where, ρ, θ, z- radial, azimuthal and z-direction coordinates of the Ez at a general point of observation; (ρ′, θ′,) - coordinates of dipole sources; ka - attenuation coefficient in z-direction; |ρ − ρ′| - distance between source of SPPs and point of investigation; ϕ(θ′) - azimuthal distribution function of dipole orientations with respect to x-axis; \(\phi (\theta ^{\prime} )\) - azimuthal distribution function of the dipole orientations with respect to radial vector, i.e. \(\phi (\theta ^{\prime} )=\varphi (\theta ^{\prime} )-\theta ^{\prime} \). For better visualisation, these terms have been presented in Fig. 5.

Figure 5

Schematic presenting terms in the equations; In red is the [5π/3,2π] section of hexagon.

\(A(\varphi (\theta ^{\prime} ))\) and \(\omega (\varphi (\theta ^{\prime} ),\theta ^{\prime} )\) - amplitude and phase profile functions at each dipole source.

Starting from the inscribed circle in Fig. 5, we obtain the SPP electric field equations for a circular plasmonic lens (CPL), and modify it to an HPL equation by applying geometric constraints elaborated in Fig. 5. Consider the amplitude and phase profiles-

$$A(\varphi (\theta ^{\prime} ))={A}_{o}\,\cos \,\varphi (\theta ^{\prime} );\,\omega (\varphi (\theta ^{\prime} ),\theta ^{\prime} )=\,\pm \,\varphi (\theta ^{\prime} )$$

The positive and negative signs correspond to LCP and RCP incidence, respectively.

In case of circular polarization, the dipole sources are aligned parallel to the radius, hence –

$$\varphi (\theta ^{\prime} )=\theta ^{\prime} ;\,\phi (\theta ^{\prime} )=0$$

In case of RCP illumination

$$\omega (\varphi (\theta ^{\prime} ),\theta ^{\prime} )=-\,\varphi (\theta ^{\prime} )=-\,\theta ^{\prime} $$
$$A(\varphi (\theta ^{\prime} ))={A}_{o}\,\cos \,\phi (\theta ^{\prime} )={A}_{o}$$

The term |ρ − ρ′| represents distance between the source of plasmons and the point of investigation. Therefore, using cosine rule- \(|{\rm{\rho }}-{\rm{\rho }}^{\prime} |=\sqrt{{{\rm{\rho }}}^{2}+{r}_{o}^{2}-2{\rm{\rho }}{r}_{o}\,\cos (\theta -\theta ^{\prime} )}\); where r0 is the radius of CPL.

Now plugging all the values in \(d{E}_{z}(\rho ,\theta ,z)\) and integrating it from 0 to 2π, we get-

$${E}_{z}(\rho ,\theta ,z)={A}_{o}{e}^{-{k}_{a}z}{\int }_{0}^{2\pi }{e}^{-j\theta ^{\prime} }{e}^{j{k}_{spp}\sqrt{{{\rm{\rho }}}^{2}+{r}_{o}^{2}-2{\rm{\rho }}{r}_{o}\cos (\theta -\theta ^{\prime} )}}{\rm{d}}\theta ^{\prime} $$

By similar analyses, for linear polarized incident beams we obtain the following equations –

For x-polarized light,

$${E}_{z}(\rho ,\theta ,z)\propto {\int }_{0}^{2\pi }\cos \theta ^{\prime} {e}^{j{k}_{spp}\sqrt{{{\rm{\rho }}}^{2}+{r}_{o}^{2}-2{\rm{\rho }}{r}_{o}\cos (\theta -\theta ^{\prime} )}}{\rm{d}}\theta ^{\prime} $$

For y-polarized light,

$${E}_{z}(\rho ,\theta ,z)\propto {\int }_{0}^{2\pi }\sin \theta ^{\prime} {e}^{j{k}_{spp}\sqrt{{{\rm{\rho }}}^{2}+{r}_{o}^{2}-2{\rm{\rho }}{r}_{o}\cos (\theta -\theta ^{\prime} )}}{\rm{d}}\theta ^{\prime} $$

Now we’ll modify Eqs (1), (2), (3) for hexagonal plasmonic lens (HPL) by applying the suitable geometric constraints. As presented in Fig. 5, the distance of any point of the hexagon from the centre, for \({\rm{\theta }}^{\prime} \epsilon \,[0,\frac{{\rm{\pi }}}{3}]\), is given by-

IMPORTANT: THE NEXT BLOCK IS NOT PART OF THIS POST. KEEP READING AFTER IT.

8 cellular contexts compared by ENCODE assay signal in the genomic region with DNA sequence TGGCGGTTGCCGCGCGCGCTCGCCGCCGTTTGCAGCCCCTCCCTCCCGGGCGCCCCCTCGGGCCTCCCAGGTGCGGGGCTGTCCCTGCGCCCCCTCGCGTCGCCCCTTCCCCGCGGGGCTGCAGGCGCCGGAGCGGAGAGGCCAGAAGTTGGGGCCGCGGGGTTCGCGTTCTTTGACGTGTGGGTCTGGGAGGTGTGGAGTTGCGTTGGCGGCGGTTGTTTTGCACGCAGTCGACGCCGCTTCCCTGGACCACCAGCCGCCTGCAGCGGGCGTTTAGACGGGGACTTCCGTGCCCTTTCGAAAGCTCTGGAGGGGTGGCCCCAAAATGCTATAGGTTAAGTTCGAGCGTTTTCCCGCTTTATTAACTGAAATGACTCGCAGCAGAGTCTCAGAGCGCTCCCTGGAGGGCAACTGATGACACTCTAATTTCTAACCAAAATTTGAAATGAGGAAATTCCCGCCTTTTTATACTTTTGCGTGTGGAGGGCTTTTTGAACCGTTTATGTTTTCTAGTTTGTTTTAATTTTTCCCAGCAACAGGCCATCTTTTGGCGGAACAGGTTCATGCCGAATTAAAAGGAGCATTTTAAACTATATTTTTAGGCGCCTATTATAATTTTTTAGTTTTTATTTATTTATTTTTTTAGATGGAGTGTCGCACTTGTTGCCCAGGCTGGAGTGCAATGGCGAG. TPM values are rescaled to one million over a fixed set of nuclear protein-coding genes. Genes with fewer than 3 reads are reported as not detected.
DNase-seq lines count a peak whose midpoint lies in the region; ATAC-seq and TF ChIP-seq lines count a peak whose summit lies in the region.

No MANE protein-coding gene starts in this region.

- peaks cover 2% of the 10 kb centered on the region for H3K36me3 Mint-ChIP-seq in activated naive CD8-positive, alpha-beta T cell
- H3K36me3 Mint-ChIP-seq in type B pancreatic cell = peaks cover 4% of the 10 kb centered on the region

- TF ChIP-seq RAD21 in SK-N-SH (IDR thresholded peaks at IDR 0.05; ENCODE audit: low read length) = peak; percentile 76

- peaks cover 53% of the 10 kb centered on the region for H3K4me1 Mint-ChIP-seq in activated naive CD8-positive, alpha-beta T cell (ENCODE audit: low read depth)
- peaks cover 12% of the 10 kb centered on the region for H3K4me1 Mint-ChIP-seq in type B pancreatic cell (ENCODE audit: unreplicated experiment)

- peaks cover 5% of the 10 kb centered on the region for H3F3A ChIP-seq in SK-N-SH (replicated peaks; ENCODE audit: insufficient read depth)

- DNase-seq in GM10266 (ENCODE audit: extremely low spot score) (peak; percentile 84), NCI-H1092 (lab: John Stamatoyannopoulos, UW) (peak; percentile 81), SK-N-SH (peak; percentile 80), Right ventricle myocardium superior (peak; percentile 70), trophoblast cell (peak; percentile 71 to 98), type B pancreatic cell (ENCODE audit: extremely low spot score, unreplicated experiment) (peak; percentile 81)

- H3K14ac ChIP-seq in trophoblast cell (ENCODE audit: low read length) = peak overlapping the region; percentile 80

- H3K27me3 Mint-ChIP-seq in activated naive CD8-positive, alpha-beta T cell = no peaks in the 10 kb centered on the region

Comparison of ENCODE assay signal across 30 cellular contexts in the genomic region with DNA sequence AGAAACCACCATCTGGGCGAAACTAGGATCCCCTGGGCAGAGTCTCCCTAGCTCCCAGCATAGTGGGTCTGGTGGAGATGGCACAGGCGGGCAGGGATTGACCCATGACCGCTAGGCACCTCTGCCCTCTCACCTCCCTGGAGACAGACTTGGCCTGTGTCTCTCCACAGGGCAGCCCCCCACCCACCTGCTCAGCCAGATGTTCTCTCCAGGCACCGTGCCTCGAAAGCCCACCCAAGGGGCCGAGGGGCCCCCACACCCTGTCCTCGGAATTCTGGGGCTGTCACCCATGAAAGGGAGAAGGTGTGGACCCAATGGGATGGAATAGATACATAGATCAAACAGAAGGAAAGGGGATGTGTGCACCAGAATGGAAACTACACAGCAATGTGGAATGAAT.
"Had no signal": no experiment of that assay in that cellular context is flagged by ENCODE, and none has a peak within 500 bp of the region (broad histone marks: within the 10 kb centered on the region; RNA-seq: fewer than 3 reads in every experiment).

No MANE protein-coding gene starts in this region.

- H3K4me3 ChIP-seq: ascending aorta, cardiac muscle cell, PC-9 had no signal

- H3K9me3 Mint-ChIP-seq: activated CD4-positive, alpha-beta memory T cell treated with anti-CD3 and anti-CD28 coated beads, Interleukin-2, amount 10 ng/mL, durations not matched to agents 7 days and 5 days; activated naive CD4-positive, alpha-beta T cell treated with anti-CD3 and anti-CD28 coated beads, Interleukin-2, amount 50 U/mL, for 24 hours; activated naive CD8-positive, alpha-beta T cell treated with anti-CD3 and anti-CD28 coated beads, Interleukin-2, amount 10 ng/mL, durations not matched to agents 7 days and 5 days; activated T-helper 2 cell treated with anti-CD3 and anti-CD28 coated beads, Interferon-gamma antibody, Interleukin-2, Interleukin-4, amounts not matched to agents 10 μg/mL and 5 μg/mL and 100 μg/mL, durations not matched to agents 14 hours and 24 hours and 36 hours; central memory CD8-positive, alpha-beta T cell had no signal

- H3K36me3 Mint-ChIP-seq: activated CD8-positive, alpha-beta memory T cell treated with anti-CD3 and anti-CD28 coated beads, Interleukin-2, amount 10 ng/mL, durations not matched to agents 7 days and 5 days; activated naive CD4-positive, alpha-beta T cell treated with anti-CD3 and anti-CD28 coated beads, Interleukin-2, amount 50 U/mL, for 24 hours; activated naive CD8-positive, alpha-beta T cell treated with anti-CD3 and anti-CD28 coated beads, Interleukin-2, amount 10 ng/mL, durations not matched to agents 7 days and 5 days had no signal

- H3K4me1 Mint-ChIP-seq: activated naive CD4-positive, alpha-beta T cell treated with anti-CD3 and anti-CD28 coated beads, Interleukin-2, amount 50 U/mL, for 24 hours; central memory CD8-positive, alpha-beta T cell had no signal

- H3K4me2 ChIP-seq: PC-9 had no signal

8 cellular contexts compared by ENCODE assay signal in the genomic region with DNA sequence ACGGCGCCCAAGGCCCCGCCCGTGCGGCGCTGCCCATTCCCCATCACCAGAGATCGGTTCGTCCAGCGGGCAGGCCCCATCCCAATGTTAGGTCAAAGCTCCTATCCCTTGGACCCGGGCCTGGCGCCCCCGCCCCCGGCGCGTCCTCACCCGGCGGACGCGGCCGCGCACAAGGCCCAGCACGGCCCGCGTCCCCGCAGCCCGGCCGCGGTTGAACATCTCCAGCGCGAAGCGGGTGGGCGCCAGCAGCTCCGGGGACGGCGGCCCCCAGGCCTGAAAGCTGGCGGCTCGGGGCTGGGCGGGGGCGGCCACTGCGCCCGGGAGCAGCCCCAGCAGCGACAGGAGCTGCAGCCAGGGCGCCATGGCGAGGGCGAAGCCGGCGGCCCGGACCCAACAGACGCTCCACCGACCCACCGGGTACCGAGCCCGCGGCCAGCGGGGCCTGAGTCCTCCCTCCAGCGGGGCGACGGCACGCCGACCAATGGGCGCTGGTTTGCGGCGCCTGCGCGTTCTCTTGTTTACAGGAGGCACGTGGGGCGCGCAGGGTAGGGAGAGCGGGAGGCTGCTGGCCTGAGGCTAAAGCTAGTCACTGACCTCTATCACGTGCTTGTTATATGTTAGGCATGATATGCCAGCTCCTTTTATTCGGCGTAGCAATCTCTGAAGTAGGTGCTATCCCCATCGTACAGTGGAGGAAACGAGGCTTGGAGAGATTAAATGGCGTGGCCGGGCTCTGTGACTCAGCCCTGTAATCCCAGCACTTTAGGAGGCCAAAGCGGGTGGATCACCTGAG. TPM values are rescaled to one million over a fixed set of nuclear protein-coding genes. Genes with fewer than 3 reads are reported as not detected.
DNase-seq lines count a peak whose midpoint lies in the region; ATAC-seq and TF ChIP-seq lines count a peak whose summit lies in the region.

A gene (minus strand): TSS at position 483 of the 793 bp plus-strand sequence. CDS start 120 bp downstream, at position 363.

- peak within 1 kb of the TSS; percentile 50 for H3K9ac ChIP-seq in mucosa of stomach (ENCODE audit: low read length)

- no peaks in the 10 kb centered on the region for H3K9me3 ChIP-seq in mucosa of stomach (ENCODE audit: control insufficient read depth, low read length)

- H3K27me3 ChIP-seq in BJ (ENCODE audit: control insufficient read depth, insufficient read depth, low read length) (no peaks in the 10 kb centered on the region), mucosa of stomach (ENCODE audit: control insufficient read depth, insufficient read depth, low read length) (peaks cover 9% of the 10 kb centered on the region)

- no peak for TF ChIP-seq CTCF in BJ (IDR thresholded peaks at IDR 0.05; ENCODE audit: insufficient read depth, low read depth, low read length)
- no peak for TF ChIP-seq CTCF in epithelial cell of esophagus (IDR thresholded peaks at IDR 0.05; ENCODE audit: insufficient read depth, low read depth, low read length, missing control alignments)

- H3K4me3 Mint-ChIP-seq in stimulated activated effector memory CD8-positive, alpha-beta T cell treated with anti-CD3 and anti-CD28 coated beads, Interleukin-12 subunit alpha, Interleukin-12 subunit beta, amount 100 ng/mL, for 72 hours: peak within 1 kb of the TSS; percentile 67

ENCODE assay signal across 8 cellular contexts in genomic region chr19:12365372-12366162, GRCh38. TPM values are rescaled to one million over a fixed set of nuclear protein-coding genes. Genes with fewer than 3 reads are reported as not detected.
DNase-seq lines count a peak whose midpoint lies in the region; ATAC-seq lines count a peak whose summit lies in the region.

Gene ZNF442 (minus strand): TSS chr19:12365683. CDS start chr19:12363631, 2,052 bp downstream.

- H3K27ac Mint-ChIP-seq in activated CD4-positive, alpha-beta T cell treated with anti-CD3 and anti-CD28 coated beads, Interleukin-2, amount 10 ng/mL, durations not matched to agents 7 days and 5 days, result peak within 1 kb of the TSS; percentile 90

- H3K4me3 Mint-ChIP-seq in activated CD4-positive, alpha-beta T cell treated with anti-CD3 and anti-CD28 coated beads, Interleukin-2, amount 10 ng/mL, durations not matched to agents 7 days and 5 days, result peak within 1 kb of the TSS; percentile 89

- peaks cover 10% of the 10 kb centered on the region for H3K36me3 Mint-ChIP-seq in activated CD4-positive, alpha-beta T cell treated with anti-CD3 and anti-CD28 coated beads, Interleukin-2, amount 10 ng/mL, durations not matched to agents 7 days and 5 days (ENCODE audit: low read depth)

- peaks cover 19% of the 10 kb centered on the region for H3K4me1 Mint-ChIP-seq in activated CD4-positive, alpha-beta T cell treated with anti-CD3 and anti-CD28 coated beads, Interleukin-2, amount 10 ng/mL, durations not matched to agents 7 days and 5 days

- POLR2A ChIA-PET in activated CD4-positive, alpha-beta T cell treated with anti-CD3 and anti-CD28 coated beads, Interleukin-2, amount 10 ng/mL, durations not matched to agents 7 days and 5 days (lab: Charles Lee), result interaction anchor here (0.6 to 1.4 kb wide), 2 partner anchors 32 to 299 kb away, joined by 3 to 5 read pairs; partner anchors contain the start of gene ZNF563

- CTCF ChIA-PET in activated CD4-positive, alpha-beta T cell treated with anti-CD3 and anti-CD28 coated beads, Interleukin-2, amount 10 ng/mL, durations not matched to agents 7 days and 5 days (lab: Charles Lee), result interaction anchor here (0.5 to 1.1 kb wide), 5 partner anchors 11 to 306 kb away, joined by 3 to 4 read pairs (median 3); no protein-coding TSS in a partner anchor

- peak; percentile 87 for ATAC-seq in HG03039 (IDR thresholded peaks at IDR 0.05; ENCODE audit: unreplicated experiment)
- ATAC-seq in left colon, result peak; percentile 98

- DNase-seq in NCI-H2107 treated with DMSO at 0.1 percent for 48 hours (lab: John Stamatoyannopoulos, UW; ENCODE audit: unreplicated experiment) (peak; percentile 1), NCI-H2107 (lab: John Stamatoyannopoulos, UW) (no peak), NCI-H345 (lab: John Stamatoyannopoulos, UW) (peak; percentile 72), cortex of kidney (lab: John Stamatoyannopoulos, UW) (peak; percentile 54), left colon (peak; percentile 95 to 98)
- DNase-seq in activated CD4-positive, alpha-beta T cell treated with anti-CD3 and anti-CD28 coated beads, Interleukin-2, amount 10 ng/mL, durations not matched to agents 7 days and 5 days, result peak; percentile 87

$$r={r}_{o}\,\sec (\theta ^{\prime} -\frac{\pi }{6})$$

Since it is a regular hexagon, the same equation will be applicable for the remaining sections i.e. θ′  [π/3, 2π/3], [2π/3, π], [π, 4π/3], [4π/3, 5π/3], [5π/3, 2π]. Hence, for the HPL, by cosine rule, \(|\rho -\rho ^{\prime} |=\sqrt{{{\rm{\rho }}}^{2}+{\{{r}_{o}\sec (\theta ^{\prime} -\frac{\pi }{6})\}}^{2}-2{\rm{\rho }}{r}_{o}\,\sec (\theta ^{\prime} -\frac{\pi }{6})\cos (\theta -\theta ^{\prime} )}\,\). For the section corresponding to \({\rm{\theta }}^{\prime} \epsilon \,[0,\frac{{\rm{\pi }}}{3}]\), ESPP is expressed as-

$${E}_{z}{(\rho ,\theta ,z)}_{{\rm{\theta }}^{\prime} \epsilon [0,{\rm{\pi }}/3]}={A}_{o}{e}^{-{k}_{a}z}{{\int }_{0}^{\pi /3}{e}^{-j\theta ^{\prime} }e}^{j{k}_{spp}\sqrt{{{\rm{\rho }}}^{2}+{\{{r}_{o}\sec (\theta ^{\prime} -\frac{\pi }{6})\}}^{2}-2{\rm{\rho }}{r}_{o}\sec (\theta ^{\prime} -\frac{\pi }{6})\cos (\theta -\theta ^{\prime} )}}{\rm{d}}\theta ^{\prime} $$

Similarly, we can obtain the corresponding equations for the remaining 5 sections. Using this equation, we have plotted the E-field intensity and phase in MATLAB, as shown in Fig. 3. The scaling behavior is guided by change in ro and kSPP. As evident from Fig. 3, the analytical plots conform well to the FDTD simulation results.

Similarly, for x-polarized incident beam,

$${E}_{z}{(\rho ,\theta ,z)}_{{\rm{\theta }}^{\prime} \epsilon [0,{\rm{\pi }}/3]}={A}_{o}{e}^{-{k}_{a}z}{{\int }_{0}^{\pi /3}\cos \theta ^{\prime} e}^{j{k}_{spp}\sqrt{{{\rm{\rho }}}^{2}+{\{{r}_{o}\text{sec}(\theta ^{\prime} -\frac{\pi }{6})\}}^{2}-2{\rm{\rho }}{r}_{o}\text{sec}(\theta ^{\prime} -\frac{\pi }{6})\cos (\theta -\theta ^{\prime} )}}{\rm{d}}\theta ^{\prime} $$

For y-polarized incident beam,

$${E}_{z}{(\rho ,\theta ,z)}_{{\rm{\theta }}^{\prime} \epsilon [0,{\rm{\pi }}/3]}={A}_{o}{e}^{-{k}_{a}z}{{\int }_{0}^{\pi /3}\sin \theta ^{\prime} e}^{j{k}_{spp}\sqrt{{{\rm{\rho }}}^{2}+{\{{r}_{o}\sec (\theta ^{\prime} -\frac{\pi }{6})\}}^{2}-2{\rm{\rho }}{r}_{o}\sec (\theta ^{\prime} -\frac{\pi }{6})\cos (\theta -\theta ^{\prime} )}}{\rm{d}}\theta ^{\prime} $$

Device Scheme